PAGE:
Quake VR – or Quakespasm Rift to give it its proper name – is a free download, but you will need the .PAK files from a full copy of Quake if you want to play anything other than the shareware chapter. You can grab that from Steam for the price of a beer, though.


  1. FLoJ says:

    Q: Did you try strafe jumping at all? And how sick would this make you? Genuinely curious how your brain would cope to that kind of movement :)

  2. Hideous says:

    Re: Vive vs Rift nausea – Are you playing the same games? Spec-wise they’re more or less the same thing, in any way that’s meaningful for nausea, but most of the Vive games don’t have you moving in a way where you’re not doing it yourself, with your actual head. The more seated experiences on the Rift oftren have other, more slidey locomotion solutions so that might be what causes your nausea, rather than the headsets themselves. Quake’s locomotion would definitely make it harder to keep my lunch down.

    • TillEulenspiegel says:

      Translating head movement to in-game camera movement is nontrivial, and I expect the latency of the two devices differs by a fraction of a millisecond or so. They may also be using completely different algorithms to help smooth that motion.

      Even if the hardware were identical, how you use it really matters.

      • k.t says:

        Tracking latency is 8-9ms lower on the Rift due to the post-render reprojection. They also do it asynchronously, assuming you meet the minimum recommended specs, so even dropped frames are properly tracked.

        Latency with the Vive is still just about low enough to avoid problems. As long as 90fps is maintained, nausea is almost always down to the software. Quite why Alec is subjecting himself to all the vomity content I don’t know.

  3. ChrisGWaine says:

    “I cannot for the life of me ascertain what the difference is”

    I feel like you would have thought of this if it were the case, but is it not that games designed for Vive’s room scale let you mostly move by actually moving and by things like teleporting?

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      particlese says:

      The Rift allows a fair amount of walking around, too. Even just standing around, though, the Rift makes me feel slightly funky, whereas I’ve no problem into the Vive. Trying to keep my head as still as possible, I noticed the view moves quite a bit, no matter where I have it in relation to the camera, so I suspect it’s the error or the interpolation of movement that’s the problem. And this is despite the relatively hitch-free experience I’ve had with the Rift.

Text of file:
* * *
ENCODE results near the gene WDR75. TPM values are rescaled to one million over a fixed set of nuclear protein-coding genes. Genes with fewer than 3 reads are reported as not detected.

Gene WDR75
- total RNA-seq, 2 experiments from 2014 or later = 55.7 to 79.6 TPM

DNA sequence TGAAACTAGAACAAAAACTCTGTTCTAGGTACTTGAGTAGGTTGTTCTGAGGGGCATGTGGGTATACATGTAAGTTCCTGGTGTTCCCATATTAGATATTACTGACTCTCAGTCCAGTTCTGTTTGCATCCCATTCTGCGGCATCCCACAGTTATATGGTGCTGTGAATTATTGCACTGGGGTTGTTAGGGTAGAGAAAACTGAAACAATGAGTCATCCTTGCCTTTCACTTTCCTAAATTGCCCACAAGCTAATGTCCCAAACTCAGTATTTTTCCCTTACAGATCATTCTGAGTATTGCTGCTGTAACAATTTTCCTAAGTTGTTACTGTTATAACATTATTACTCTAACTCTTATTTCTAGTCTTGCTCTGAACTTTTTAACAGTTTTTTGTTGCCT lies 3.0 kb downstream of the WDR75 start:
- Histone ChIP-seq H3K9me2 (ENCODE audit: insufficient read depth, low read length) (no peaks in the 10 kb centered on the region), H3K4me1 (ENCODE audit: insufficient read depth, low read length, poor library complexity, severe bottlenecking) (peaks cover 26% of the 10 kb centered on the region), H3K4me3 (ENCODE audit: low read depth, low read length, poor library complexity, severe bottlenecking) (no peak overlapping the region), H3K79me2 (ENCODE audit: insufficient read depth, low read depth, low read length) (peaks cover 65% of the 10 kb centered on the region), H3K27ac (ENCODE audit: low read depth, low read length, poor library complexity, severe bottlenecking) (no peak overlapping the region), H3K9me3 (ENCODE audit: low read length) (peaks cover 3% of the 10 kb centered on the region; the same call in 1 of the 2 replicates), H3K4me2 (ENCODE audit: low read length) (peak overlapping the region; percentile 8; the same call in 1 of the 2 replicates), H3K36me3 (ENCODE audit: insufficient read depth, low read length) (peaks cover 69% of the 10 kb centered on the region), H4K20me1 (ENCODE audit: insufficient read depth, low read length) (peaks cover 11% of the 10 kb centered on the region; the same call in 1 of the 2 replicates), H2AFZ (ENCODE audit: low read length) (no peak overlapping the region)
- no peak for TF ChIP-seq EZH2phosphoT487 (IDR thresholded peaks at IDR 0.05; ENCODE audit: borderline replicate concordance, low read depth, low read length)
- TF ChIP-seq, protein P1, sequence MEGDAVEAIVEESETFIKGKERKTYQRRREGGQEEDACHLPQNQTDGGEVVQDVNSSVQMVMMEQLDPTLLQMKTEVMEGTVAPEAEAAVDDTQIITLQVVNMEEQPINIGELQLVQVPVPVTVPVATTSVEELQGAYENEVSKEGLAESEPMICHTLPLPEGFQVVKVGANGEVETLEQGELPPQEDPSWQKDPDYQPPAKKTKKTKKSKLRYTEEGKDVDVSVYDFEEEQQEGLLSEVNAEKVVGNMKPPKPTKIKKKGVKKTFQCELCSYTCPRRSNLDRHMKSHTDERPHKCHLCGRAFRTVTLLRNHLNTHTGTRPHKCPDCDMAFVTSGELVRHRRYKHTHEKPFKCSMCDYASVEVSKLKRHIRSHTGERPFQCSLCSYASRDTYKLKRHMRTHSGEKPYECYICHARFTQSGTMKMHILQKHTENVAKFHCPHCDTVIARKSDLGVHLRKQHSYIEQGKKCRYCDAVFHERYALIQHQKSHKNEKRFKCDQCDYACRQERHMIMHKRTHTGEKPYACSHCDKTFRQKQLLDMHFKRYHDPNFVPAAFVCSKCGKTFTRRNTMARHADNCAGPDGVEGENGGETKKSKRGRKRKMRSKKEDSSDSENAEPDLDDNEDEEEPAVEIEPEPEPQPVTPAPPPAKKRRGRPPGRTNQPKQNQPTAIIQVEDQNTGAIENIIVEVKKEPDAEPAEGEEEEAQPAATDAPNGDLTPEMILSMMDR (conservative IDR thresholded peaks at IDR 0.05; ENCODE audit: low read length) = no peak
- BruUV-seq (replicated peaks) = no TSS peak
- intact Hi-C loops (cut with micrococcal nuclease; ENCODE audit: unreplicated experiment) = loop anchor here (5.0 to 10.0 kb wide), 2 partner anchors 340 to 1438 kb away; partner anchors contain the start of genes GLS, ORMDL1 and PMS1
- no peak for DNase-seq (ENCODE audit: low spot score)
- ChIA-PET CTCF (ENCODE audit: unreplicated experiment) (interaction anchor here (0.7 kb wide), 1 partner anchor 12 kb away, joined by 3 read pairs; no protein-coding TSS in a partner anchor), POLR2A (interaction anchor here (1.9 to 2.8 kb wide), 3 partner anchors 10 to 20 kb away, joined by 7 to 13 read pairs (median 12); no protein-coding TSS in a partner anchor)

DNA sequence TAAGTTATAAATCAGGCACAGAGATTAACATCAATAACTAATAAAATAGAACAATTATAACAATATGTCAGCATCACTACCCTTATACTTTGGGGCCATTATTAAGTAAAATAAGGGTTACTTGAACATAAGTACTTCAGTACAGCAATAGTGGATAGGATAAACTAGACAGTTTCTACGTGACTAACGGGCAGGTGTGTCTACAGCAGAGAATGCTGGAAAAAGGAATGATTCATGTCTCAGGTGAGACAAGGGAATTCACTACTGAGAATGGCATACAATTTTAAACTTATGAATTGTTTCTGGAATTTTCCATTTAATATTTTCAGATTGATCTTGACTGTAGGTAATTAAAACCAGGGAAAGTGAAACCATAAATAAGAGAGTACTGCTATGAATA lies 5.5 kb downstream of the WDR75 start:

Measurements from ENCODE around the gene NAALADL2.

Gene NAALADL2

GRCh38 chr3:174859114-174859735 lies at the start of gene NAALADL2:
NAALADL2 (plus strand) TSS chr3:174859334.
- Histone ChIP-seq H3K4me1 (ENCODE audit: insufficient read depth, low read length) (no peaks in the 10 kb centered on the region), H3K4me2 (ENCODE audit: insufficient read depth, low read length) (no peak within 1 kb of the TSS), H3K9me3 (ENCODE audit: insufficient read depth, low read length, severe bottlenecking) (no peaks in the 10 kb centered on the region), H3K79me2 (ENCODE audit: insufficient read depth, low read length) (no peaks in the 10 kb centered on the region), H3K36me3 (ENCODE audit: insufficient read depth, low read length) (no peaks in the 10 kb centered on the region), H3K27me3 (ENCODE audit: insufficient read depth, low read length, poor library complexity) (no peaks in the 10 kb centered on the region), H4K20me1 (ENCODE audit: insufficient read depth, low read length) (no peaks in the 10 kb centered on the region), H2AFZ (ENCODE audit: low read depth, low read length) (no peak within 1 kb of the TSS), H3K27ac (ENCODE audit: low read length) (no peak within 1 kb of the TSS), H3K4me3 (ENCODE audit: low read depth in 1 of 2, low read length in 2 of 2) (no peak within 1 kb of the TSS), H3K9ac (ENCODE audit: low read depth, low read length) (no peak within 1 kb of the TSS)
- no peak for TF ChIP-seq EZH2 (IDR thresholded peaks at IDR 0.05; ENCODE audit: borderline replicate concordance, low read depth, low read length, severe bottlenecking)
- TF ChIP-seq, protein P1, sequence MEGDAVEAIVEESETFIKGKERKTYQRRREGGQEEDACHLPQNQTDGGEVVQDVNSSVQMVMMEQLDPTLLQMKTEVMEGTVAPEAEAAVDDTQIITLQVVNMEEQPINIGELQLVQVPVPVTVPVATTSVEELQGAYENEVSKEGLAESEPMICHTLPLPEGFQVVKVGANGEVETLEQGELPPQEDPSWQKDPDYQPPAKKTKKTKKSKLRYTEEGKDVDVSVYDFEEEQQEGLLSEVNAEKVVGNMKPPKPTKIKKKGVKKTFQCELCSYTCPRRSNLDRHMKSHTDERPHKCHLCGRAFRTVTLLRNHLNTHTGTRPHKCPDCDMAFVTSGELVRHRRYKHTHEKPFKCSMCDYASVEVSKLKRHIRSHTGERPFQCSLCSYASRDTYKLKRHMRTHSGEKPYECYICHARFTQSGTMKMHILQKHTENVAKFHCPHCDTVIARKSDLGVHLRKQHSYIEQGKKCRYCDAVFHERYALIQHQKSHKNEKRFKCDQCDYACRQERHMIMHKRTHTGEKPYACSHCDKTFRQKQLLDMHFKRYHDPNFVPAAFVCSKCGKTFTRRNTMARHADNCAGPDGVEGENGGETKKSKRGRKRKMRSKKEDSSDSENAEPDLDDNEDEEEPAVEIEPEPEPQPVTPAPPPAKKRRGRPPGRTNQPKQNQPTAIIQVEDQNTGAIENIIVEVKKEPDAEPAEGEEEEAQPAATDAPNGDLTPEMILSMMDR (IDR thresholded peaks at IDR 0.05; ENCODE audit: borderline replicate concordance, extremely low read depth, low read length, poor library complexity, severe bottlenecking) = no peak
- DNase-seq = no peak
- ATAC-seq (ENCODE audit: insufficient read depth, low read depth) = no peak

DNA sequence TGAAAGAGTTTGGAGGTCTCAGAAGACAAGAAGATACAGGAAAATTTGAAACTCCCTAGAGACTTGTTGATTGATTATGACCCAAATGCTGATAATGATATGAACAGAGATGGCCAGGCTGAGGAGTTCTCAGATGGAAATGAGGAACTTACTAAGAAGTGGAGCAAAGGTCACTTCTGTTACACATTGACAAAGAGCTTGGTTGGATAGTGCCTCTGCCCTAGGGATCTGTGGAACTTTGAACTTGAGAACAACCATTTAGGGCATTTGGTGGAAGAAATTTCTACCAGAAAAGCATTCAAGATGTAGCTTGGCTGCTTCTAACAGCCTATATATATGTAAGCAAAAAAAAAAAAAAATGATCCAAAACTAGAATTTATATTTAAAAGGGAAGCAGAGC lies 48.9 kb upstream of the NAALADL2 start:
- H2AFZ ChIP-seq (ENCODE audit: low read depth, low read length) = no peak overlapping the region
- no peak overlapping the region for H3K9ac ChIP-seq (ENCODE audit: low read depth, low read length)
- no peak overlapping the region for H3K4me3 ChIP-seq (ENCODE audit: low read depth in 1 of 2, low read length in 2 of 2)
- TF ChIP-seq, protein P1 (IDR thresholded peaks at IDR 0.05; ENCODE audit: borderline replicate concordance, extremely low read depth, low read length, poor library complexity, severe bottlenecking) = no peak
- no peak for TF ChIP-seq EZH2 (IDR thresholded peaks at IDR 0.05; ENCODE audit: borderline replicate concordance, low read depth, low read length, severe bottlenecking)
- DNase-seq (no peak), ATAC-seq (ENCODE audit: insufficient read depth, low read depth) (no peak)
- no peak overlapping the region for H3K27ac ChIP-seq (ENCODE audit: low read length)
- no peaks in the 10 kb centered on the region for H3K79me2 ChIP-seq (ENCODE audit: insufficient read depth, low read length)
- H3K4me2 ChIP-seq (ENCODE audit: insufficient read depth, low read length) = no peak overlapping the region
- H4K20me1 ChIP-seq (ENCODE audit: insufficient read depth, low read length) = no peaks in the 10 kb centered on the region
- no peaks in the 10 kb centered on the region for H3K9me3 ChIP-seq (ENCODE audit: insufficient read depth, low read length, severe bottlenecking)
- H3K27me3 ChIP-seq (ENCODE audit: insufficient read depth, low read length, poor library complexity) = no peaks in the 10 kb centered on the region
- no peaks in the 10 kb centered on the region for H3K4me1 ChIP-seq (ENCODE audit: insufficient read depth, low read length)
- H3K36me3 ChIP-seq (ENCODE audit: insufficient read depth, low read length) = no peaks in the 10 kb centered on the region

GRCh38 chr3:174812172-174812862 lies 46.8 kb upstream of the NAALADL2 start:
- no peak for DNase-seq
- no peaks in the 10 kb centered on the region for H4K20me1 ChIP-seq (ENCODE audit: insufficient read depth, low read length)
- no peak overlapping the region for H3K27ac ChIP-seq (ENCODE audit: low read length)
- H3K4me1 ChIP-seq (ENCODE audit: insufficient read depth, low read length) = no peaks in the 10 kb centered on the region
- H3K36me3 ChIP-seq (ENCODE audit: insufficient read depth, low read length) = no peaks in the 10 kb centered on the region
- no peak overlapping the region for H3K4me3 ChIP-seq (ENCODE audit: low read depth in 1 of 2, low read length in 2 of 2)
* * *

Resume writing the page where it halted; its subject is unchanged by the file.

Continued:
Hopefully when the Touch controllers come out and there’s a second camera confirming positions of the tracking points, it’ll improve.

  4. lupinewolf says:

    I’ve only tried the Vive, but my experience with nausea has been this:

    If my movements in real life correspond with my movements in the game, like in every “proper” Vive-only game, there’s never any dizziness, not even after long sessions.

    But if I have to move ingame with a gamepad, or I’m stuck in a virtual camera that moves for me, I instantly get hot and bothered, leading to dizziness and later “can’t handle this shit”.

    I’m curious because Oculus users use a pad all the time and they don’t seem to suffer from this. I’m wondering if I’m “spoiled” by the Vive, and now my brain can’t handle movement that is not triggered by my own body.

  5. King_Rocket says:

    Quake and Quake 2 were the queasiest I ever felt playing VR games.

    I think there must be something inherent in the engine, Doom doesn’t trigger it at all.

  6. Kefren says:

    All along I’ve had no real interest in new VR games – I jsut want to play my favourites in VR. Amnesia, Soma, Penumbra, Deus Ex, Thief, Quake, Gone Home, System Shock 1 and 2. I have a long list of games I already own – I just want to experience being in those worlds. I have no real interest in “room scale” except as gimick to try, no interest in buying a new PC. Can’t wait for an affordable sit-down simple headset with minimal extra bumph, so I can be mouse-and-keyboard happy.

  7. SomeDuder says:

    I admit, it’s basically what we thought VR was going to be in 1996, and it’s a crying shame that it’s taken us 20 years to get there. Naturally, old Quake doesn’t give my GPU too much of a fright even in VR, so it benefits from an “it just works” element that some actual 2016 vr fare doesn’t.

    Sounds like there’s got to be a different way these VR-games are made. Unless processing power increases (Of course it does) and games take a step back in terms of visual splendour (Ehhh…) the VR-stuff will always be playing catch-up and games won’t be compatible with both VR- and non-VR-users.

  8. vrekman64 says:

    hi guys,